Russia’s foreign ministry called the American assertion of Russian involvement part of an information war.
Mr. Maduro called Tuesday’s actions an attempted coup and promised to hold opposition leaders responsible, but maintained that he was still in charge, saying, “the skirmish in Venezuela has been defeated.”
Mr. Guaidó contradicted that message in his own address Tuesday night. “This is not a coup in Venezuela,” he said; he described himself as the “legitimate commander of the armed forces,” in the process of bringing about a “peaceful transition.”
Mr. Maduro’s claim of control over the military was “a farce,” he said, and troops should “keep advancing” against Mr. Maduro and his supporters. He also urged “all of Venezuela to the streets” on Wednesday, setting the stage for another day of unrest.
The day began with hope for the opposition and ended with violence.
Before dawn on Tuesday, Mr. Guaidó posted a video statement calling for citizens to rise up against Mr. Maduro’s government as part of a “final phase” in the campaign against the socialist leader. Standing alongside national guardsmen as the sun rose over the La Carlota air base in Caracas, Mr. Guaidó said his “nonviolent struggle” was within the parameters of the country’s Constitution.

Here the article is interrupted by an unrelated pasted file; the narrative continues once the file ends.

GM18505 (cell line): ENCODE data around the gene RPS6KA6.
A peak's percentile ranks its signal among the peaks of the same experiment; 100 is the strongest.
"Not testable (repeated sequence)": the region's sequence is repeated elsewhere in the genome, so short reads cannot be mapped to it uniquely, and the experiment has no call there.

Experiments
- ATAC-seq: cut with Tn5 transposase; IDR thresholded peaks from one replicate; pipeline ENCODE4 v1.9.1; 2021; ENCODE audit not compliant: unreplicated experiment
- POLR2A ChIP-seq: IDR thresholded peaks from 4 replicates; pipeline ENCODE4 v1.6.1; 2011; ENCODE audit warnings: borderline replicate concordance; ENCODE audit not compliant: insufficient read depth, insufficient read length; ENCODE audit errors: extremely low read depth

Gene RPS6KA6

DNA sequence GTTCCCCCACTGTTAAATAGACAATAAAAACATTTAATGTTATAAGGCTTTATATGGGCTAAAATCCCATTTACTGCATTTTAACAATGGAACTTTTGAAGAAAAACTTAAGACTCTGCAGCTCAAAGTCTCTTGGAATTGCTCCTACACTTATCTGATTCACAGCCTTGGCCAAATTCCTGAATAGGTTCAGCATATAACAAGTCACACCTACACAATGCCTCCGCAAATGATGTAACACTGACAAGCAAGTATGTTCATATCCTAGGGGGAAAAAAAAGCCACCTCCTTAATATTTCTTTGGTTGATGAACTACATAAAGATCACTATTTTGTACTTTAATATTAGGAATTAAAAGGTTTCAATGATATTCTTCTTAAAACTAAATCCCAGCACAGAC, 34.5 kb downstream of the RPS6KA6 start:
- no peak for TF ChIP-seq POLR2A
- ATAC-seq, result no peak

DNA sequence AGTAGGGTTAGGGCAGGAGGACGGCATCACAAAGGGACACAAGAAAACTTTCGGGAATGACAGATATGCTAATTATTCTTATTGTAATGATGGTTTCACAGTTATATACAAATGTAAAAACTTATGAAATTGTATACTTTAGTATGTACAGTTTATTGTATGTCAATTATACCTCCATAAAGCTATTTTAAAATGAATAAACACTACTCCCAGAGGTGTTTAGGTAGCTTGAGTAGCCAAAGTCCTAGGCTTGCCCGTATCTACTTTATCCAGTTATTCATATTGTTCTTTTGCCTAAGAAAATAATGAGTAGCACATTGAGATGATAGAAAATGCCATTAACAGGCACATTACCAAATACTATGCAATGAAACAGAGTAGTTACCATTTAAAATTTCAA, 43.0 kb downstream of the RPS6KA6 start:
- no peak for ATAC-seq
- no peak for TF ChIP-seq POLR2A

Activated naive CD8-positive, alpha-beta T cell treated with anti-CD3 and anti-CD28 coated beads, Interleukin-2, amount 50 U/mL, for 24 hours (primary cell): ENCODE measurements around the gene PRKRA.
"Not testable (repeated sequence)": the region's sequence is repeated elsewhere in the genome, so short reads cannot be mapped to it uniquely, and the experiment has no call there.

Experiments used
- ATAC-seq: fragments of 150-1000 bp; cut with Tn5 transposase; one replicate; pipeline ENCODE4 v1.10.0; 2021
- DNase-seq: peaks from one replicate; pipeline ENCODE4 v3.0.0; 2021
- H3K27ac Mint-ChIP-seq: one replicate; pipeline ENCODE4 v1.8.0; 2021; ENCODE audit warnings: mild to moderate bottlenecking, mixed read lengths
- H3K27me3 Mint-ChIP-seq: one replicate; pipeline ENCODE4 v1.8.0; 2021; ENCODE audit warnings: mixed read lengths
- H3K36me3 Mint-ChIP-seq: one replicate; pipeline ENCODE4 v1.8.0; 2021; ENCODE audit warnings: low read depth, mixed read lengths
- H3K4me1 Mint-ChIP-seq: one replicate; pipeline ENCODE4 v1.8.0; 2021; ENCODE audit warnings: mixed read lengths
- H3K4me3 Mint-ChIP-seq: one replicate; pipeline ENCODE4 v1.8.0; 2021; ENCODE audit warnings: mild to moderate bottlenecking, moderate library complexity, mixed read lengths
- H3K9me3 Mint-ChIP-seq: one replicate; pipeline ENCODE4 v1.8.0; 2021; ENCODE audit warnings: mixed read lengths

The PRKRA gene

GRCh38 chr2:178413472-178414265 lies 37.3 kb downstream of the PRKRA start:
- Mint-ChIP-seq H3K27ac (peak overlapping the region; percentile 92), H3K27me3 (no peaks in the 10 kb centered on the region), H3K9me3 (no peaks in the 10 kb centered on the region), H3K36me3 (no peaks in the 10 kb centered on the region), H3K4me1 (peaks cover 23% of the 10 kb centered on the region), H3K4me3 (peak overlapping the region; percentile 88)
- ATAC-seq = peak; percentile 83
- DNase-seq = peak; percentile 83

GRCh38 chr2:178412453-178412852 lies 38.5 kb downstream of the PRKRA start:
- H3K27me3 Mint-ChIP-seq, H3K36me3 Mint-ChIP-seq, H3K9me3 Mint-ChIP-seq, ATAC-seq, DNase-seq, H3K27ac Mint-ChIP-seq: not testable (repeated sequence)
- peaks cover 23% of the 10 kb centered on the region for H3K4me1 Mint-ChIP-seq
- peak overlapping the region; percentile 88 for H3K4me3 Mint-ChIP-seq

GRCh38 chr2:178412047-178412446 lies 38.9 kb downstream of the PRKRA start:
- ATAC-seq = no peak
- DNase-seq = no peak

“We count on the people of Venezuela — today the armed forces are clearly on the people’s side, on the side of the Constitution, they are loyal to the Constitution, loyal to the people of Venezuela, to their families, to the future and to progress,” he said. “It has been years of sacrifice, persecution and even years of fear.”